401k Filing Single

Whether you are single or married, saving up for retirement is very important. Without a doubt, 401(k) retirement plans are the best way to do this. There is a wide range of different 401(k) plans that has their own characteristics.

For example, if you open a Roth 401(k) retirement account, the taxes will be taken out of your contributions so you don’t pay any taxes when you make a withdrawal. It is the opposite of traditional 401(k) retirement plans. You are not taxed when making contributions but taxed at the time of making withdrawals. Which one you should pick depends on your current income and the income you will earn during retirement.

Because your tax bracket is likely to change during retirement, we recommend planning ahead when you are thinking about a 401(k) retirement plan.

Roth 401(k) is going to be better if you earn more in retirement. If not, go with a traditional 401(k). We strongly recommend traditional 401(k) over Roth 401(k) if you’re unsure. Because you are also qualified for a tax deduction and even if you earn more during retirement, it is the safest option.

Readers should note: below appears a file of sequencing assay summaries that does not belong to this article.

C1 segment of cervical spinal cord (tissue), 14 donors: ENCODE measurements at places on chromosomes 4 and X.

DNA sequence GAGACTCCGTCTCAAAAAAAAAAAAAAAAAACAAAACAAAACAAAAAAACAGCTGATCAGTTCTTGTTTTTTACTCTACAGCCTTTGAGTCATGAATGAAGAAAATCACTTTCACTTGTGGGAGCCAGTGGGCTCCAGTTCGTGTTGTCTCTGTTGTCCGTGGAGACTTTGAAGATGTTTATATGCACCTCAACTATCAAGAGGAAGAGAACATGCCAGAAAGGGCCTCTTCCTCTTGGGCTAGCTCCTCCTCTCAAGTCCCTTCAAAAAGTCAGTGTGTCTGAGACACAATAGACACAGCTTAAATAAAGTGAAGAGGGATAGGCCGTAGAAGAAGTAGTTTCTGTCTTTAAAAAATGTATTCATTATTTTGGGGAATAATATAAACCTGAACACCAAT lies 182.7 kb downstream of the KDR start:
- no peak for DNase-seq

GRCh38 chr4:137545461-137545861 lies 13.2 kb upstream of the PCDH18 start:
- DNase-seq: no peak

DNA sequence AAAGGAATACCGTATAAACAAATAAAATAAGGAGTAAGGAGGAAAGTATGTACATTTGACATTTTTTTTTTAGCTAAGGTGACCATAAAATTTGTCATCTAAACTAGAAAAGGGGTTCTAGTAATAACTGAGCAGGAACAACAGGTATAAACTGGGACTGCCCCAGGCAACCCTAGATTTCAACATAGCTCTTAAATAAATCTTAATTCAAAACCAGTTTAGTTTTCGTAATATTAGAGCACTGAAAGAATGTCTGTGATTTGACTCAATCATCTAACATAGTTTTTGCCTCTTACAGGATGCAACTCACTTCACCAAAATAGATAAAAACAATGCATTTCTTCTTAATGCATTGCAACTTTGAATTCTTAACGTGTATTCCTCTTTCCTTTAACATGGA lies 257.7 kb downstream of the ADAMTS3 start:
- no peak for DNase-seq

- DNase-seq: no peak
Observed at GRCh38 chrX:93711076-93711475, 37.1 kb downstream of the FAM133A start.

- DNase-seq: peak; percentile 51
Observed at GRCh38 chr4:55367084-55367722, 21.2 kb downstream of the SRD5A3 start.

IRA Threshold for Singles

There is also the Individual Retirement Account (IRA) which is also one of the most popular types of retirement accounts. Same as the traditional 401(k) retirement plans, the traditional IRA contributions are tax-deductible. But unlike the 401(k) deduction, there is a threshold for the IRA contribution deductions.

For single filers, as of 2021, the phaseout begins at $65,000 and the deduction completely phases out at $75,000. For every dollar you earn over $65,000, the deduction you can claim for your IRA contributions will be reduced significantly.

This isn’t the case with 401(k) contribution deductions. How much you earn and your taxable income does not affect whether you can claim a deduction for your 401(k) contributions or not.

Learn more about 401(k) contribution deductions.

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